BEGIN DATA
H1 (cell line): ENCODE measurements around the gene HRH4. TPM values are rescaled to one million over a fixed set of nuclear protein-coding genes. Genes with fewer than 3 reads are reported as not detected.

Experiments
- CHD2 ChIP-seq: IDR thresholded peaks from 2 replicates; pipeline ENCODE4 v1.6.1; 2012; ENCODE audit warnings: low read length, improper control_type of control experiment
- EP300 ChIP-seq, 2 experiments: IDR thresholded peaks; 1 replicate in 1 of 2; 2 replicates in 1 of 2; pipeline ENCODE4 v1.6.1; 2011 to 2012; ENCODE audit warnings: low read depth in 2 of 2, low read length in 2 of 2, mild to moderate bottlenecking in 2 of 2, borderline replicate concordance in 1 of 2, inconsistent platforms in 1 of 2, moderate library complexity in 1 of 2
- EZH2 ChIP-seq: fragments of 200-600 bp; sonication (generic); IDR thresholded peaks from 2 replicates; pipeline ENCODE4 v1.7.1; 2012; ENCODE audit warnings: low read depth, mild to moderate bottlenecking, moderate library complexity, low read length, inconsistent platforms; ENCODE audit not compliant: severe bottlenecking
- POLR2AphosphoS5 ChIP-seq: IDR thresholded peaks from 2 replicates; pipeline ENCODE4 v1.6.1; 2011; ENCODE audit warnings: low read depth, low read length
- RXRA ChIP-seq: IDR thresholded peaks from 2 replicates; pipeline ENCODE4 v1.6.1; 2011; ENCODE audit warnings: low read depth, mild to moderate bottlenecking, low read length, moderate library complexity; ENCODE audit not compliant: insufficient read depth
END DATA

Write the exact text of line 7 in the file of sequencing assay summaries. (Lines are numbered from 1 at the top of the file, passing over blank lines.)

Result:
- RXRA ChIP-seq: IDR thresholded peaks from 2 replicates; pipeline ENCODE4 v1.6.1; 2011; ENCODE audit warnings: low read depth, mild to moderate bottlenecking, low read length, moderate library complexity; ENCODE audit not compliant: insufficient read depth